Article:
Five Mistakes Writers Make on their First VOD and How to Avoid Them

Five Mistakes Writers Make on Their First VOD and How to Avoid Them

1. Procedural Mistakes

Common mistakes new writers make on their first VOD card are forgetting to comment their role, using card labels or joining the card. As a writer, these tasks are important, as it tells everyone that your card is claimed so no one else will accidentally claim it. Remembering to use labels is also important, because the “documents attached” and “writer assigned” labels are visual cues that your card is active. The “help” label exists if you need input from your DHs or DOs.

To avoid these mistakes, make sure you comment your role and join your card before you attach the Veteran’s photos and your sources to the card. That way, before you even begin your VOD, your card will be properly formatted.

2. Common AP Style Mistakes

Another common mistake is not following the DME AP Style Guide. These mistakes include using the serial comma, also known as the Oxford comma. An Oxford comma is the last comma in a list of items. Many of us are accustomed to writing lists like this: “For his service, he earned a Distinguished Service Cross, three Air Medals, and a Purple Heart.” However, at DME, we write it like this: “For his service, he earned a Distinguished Service Cross, three Air Medals and a Purple Heart.”

To avoid these mistakes, familiarize yourself with the DME AP Style Guide document! This is found on the VOD Trello board in the “VOD Cheat Sheet” card under the “VODs Awaiting Approval” column. The DME AP Style Guide will have all the style information and instructions you need to adhere to DME’s writing style.

3. Photo Mistakes

As you start writing VODs, it’s easy to forget to upload high-quality photos, enough photos or photos of the Veteran in uniform. Making sure you complete all the photo requirements is essential before beginning your VOD, as your DHs and DOs cannot approve it without correct photos. As a guideline, make sure your photos are clear with discernible details or above 1024×768 resolution; the higher the resolution, the better it is. Three photos are required for VODs. This is for graphic designers, so they have enough photos to make a great graphic for the Veteran, but again, more is always better. Lastly, it is crucial to attach a photo of the Veteran in uniform. VOD graphics honor a Veteran’s service; this would not be possible without a photo of them in uniform.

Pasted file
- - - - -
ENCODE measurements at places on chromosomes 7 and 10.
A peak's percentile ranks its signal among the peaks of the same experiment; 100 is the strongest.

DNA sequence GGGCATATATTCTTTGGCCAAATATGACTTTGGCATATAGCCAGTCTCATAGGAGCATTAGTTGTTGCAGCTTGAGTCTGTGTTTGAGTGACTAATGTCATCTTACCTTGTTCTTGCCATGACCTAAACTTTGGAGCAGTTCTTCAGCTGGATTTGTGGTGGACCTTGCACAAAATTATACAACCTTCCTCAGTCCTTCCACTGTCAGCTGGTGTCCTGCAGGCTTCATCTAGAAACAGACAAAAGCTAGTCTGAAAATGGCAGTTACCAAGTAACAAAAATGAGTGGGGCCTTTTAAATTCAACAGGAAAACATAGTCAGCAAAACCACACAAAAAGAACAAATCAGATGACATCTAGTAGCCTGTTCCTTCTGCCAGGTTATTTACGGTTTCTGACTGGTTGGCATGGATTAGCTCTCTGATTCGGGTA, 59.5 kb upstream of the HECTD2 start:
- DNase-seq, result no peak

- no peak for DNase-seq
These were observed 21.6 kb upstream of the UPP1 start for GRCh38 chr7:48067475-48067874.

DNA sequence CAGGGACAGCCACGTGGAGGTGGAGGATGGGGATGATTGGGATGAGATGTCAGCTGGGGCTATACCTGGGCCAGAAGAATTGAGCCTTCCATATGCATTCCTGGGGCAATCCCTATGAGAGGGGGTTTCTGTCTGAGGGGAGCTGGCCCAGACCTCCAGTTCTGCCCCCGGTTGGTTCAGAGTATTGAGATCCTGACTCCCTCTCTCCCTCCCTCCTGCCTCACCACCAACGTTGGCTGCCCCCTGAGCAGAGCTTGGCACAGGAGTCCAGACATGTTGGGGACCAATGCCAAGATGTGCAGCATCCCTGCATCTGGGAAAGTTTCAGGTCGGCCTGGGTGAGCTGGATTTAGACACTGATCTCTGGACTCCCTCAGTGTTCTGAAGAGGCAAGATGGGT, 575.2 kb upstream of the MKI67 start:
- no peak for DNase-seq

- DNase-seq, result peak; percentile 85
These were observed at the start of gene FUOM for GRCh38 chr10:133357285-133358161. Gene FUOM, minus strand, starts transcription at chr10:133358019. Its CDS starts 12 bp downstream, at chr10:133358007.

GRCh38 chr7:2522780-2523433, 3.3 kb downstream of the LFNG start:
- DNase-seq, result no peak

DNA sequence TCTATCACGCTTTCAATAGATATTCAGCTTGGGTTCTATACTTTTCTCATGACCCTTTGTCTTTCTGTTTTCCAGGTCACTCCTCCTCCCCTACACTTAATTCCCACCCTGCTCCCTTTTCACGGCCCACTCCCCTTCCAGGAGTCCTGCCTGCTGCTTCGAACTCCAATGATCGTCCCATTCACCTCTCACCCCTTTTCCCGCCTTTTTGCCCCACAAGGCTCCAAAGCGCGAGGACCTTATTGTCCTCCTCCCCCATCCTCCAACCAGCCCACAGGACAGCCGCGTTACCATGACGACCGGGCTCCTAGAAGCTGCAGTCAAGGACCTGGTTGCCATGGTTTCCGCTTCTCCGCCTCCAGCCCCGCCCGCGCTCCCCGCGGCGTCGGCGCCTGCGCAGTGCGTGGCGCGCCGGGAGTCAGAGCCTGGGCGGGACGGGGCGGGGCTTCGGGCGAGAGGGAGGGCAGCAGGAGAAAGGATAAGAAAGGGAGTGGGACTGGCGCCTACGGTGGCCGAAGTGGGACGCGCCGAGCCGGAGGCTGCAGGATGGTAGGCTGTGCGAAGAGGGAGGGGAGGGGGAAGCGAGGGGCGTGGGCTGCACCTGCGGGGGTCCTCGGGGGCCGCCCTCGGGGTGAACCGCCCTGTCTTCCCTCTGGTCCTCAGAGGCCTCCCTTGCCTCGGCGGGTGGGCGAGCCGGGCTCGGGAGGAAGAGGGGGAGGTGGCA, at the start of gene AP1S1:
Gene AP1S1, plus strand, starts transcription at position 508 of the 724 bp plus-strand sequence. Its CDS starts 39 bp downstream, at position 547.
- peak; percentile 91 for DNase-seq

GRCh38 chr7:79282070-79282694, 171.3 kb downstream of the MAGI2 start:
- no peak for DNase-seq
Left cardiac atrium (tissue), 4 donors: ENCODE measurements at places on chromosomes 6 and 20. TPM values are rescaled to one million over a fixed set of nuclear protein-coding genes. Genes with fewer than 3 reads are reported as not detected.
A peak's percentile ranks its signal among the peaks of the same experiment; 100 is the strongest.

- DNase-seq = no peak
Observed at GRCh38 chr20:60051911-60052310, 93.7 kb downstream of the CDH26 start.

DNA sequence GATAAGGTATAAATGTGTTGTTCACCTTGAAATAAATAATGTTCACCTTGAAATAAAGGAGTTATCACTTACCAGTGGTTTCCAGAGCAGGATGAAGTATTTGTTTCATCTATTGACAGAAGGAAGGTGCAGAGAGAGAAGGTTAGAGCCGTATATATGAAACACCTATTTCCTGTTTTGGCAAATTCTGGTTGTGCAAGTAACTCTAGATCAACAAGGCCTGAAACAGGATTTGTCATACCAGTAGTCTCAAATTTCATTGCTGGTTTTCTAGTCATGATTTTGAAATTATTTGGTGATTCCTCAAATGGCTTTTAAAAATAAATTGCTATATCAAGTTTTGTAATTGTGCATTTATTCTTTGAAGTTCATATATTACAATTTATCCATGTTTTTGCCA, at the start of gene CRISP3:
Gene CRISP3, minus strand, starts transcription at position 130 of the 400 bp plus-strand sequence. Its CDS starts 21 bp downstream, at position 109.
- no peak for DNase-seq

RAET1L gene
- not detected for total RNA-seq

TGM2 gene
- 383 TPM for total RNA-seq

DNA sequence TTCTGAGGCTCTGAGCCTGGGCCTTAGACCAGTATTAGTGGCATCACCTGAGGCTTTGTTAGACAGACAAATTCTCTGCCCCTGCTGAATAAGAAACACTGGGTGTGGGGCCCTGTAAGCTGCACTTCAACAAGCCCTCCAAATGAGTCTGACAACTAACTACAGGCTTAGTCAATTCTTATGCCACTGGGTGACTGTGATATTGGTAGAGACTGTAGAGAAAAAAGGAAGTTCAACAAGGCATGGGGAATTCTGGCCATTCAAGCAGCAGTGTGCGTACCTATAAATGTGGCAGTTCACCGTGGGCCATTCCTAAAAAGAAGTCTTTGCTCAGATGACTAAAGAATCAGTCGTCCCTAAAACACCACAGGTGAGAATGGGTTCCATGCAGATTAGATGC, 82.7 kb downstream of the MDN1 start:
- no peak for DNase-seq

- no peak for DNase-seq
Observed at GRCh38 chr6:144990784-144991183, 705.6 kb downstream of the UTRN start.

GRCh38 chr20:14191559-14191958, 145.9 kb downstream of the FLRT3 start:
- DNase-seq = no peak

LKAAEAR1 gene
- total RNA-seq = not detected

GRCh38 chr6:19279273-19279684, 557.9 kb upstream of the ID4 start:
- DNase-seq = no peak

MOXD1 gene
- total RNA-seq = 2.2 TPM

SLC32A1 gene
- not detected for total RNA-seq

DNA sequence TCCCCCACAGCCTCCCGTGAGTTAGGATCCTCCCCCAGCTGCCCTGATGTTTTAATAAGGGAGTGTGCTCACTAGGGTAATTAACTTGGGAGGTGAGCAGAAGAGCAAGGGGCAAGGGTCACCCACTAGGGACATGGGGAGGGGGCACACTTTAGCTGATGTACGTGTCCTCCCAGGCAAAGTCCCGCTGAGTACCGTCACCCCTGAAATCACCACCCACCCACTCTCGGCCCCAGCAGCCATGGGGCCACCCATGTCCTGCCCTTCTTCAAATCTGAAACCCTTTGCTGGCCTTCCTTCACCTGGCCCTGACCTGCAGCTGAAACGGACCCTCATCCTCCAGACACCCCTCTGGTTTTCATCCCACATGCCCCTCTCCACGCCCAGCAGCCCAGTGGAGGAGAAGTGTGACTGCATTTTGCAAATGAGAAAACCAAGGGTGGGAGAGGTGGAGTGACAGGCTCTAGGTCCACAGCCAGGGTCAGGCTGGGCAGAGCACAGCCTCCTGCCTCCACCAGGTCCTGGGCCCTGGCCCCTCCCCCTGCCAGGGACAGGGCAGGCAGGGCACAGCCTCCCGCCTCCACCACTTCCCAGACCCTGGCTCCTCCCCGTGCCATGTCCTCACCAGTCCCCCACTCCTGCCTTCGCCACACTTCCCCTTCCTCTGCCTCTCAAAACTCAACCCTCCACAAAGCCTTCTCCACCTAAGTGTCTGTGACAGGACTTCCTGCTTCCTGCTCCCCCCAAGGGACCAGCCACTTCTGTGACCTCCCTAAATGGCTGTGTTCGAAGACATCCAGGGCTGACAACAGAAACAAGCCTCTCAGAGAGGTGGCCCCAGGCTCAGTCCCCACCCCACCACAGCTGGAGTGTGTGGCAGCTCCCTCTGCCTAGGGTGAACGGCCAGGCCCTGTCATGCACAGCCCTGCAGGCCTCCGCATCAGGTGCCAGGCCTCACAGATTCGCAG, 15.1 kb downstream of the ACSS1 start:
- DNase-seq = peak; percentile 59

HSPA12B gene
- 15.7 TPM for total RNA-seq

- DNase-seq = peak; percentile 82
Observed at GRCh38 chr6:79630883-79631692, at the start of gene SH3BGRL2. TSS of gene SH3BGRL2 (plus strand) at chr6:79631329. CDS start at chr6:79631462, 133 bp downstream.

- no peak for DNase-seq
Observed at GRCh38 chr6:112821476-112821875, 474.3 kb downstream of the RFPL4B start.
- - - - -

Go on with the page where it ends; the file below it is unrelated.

To avoid these mistakes, closely look at your photos before uploading them. If you cannot make out details, then these are likely unusable for our purposes. For quantity, sometimes it may not be possible to find three photos of the Veteran. In this case, try finding photos related to the Veteran’s service. If they served on a ship or were in battle, try finding a photo of that ship or battle. These often work great for final photos.

4. Not Checking VAntage Point and Trello to Make Sure There Are No Duplicates

Before creating a VOD, make sure you search for that Veteran’s name in Trello and VAntage Point to ensure there are no duplicates, as we do not write about the same Veterans. This is important because if these slip by, your DHs or DOs will have to suspend your card.

As a side note, new interns will not have access to all the Trello boards like Special Projects and America 250. It is a good practice to ask DHs or DOs to double-check Trello for duplicates, as new interns will not see results from those boards. However, once you gain access to those boards, then it is a good practice to check Trello and VAntage Point for duplicate VODs.

5. Not Doing Thorough Research

As a writer, your job is to retell Veterans’ stories to honor their service. However, a mistake that can impede this goal is not properly researching your Veteran. Having incorrect or missing information not only does a disservice to the Veteran, but it also hurts the VA’s credibility.

An excellent way to avoid this is to find as many sources about your Veteran as you can. This can be interviews, news articles, obituaries or videos. The more sources, the better, because not only will it help you write a better VOD, but it will also give researchers a lead on ensuring your VOD is as accurate as possible.

Writer: Raymond Lin

Editors: Alexander Reza, Annabelle Colton

Graphic Designer: Kiki Kelley

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